There may be a myriad of reasons why some coaches don’t up-skill themselves as much as they could but one of those reasons has to do with the fact that for most coaches, coaching is a supplemental activity to their main careers. So to travel or take time out to engage in coaching courses, continuous professional development and sport science education may be a conflict with their real-life work. If they wanted to make coaching a full-time occupation, our system doesn’t support that. This is the case for other athletic support staff like sports psychologists and sports scientists.

The full-time professionalisation of athletic support staff doesn’t stop there. It must translate to sporting administration staff. Instead of national sporting federations being run solely by volunteer roles, there is a need for paid professional roles in strategy implementation outside of just following a sporting calendar of events. We have spent time crafting a sports policy (which is now outdated and never implemented) but who is there to enforce and ensure the sustainable implementation of our strategic sporting plan? Do we have personnel educated in sports administration to execute the tasks required? Are these roles lost in the jostle for political currency? Are we encouraging graduates from A-level Physical Education study to get into administrative and athletic support roles? Can we even financially support them if we created those pathways?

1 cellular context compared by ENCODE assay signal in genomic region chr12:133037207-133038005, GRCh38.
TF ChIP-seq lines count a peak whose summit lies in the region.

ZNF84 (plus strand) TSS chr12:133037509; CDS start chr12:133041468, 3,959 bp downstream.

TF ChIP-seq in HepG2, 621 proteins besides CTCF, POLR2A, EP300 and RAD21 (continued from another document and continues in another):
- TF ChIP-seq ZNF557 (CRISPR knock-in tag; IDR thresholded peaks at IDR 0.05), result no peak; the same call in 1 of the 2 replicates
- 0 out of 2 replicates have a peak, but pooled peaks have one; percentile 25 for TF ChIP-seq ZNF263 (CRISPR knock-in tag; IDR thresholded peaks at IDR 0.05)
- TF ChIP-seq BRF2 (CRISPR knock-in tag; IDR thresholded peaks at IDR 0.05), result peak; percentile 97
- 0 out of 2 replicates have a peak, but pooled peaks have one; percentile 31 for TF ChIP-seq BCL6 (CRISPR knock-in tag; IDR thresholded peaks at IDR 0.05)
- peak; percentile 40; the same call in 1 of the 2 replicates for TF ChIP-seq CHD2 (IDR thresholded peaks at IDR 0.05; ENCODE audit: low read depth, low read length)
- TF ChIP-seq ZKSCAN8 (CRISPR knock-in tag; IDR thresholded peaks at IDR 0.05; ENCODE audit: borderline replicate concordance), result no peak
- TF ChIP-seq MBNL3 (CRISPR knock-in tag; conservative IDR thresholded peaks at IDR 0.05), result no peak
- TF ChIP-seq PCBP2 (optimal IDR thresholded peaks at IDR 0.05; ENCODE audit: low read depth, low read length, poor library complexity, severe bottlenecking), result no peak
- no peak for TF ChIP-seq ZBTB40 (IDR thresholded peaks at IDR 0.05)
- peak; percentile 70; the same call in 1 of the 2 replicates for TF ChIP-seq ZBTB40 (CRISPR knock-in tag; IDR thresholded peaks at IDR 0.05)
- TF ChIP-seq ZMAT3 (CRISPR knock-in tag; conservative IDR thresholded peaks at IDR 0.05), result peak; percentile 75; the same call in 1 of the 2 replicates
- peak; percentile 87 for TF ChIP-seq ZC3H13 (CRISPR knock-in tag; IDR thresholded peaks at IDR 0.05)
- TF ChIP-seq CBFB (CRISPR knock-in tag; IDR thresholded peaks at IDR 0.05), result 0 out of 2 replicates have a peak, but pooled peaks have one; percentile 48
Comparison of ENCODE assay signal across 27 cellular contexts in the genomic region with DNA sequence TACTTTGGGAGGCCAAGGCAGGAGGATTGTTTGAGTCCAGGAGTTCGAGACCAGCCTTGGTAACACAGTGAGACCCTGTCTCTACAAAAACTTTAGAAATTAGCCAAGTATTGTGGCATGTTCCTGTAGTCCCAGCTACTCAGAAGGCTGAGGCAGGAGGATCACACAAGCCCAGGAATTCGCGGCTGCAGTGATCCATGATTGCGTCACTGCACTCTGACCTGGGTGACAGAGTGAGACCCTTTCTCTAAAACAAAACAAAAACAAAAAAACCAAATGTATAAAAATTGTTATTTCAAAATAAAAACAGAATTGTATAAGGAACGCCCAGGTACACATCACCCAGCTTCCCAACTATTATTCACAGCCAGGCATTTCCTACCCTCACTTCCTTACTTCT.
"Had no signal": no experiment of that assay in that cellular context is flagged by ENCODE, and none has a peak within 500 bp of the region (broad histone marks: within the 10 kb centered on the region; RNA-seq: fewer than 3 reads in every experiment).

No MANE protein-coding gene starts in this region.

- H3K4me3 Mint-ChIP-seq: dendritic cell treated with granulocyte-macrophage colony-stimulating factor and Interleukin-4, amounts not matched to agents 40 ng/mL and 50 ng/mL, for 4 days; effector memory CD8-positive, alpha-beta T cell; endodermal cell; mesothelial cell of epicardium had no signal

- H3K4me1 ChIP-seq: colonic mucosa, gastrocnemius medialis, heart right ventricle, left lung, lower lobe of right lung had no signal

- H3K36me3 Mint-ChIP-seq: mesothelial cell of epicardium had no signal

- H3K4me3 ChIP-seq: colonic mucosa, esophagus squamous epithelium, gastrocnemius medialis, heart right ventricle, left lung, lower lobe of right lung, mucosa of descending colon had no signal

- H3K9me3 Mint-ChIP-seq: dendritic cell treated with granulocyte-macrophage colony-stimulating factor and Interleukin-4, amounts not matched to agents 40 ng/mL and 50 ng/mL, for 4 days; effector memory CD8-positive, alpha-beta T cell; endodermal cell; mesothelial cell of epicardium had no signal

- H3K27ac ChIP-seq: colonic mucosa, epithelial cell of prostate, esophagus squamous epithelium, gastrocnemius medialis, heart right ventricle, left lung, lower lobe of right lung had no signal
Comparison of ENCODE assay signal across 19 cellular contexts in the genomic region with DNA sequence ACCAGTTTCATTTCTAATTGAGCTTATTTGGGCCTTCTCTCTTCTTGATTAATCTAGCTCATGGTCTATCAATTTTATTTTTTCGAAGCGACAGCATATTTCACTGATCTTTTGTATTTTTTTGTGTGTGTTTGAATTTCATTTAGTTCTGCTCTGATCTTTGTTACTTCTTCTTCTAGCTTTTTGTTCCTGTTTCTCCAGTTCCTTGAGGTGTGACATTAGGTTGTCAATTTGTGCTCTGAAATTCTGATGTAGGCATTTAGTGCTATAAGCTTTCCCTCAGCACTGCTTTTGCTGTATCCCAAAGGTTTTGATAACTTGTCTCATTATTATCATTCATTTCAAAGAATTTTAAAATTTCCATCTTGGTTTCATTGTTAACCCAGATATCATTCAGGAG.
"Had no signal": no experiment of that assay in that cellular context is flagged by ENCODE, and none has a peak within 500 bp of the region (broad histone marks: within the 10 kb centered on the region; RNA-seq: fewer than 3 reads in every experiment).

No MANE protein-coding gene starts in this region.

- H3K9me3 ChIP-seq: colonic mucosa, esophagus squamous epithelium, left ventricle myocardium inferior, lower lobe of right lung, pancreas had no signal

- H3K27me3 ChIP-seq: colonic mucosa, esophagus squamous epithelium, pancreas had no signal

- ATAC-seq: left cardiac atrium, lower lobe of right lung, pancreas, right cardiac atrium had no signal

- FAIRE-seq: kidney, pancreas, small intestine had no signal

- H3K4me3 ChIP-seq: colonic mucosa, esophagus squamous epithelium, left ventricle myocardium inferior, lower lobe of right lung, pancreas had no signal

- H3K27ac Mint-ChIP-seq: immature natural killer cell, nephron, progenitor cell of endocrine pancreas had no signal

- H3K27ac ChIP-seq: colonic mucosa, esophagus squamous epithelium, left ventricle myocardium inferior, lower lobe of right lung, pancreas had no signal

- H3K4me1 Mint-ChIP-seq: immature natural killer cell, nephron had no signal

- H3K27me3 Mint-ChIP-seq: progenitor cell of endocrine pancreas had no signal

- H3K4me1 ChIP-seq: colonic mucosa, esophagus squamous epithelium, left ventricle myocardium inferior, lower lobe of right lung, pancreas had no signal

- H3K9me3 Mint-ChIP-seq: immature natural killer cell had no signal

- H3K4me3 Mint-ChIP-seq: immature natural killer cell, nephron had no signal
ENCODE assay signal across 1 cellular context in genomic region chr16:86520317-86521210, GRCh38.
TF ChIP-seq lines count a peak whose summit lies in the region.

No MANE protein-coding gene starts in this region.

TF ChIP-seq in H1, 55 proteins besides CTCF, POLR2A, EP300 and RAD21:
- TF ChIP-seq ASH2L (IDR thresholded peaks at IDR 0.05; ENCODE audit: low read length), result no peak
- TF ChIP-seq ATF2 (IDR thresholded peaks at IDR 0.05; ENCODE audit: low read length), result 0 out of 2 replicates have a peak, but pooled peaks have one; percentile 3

For many associations, especially those that involve young people like in swimming, these federations are comprised of parents. Involvement in federation committees provides parents with insights into what it takes for athletes to get to the next levels. However, we can’t wait until parents reach the committee level for them to grasp the nature of commitment required from them and their children. Parent education for parents of upcoming athletes would need to be done early so that they can prepare and orient themselves for the long haul of elite athlete development. While not every parent may have the personal funds to fully support their children, there exists some support for athletes through the sporting federations and the local NOC. 

Through the International Olympic Committee (IOC) there exist funding opportunities for a range of developmental initiatives, especially for a country like Antigua and Barbuda which is classed as a developing nation.  Yet, even if we were to exhaust all the funding opportunities available to us through the IOC, we would still need to find ways of generating sustainable funding for our sporting system. This is not an easy hurdle to overcome.

Funding is at the core of sporting success and many countries have had to be creative yet pragmatic in how they fund their sporting systems. Barbados uses national lottery funds, the UK taps into their taxation system and the USA Olympic Committee is supported by corporate funding and broadcast rights. 

So when we ask ourselves why aren’t we winning medals yet, we also have to ask if we as a nation are prepared to make the kind of investment required for Olympic success. Not just for the one-off medals but in a system that consistently produces success.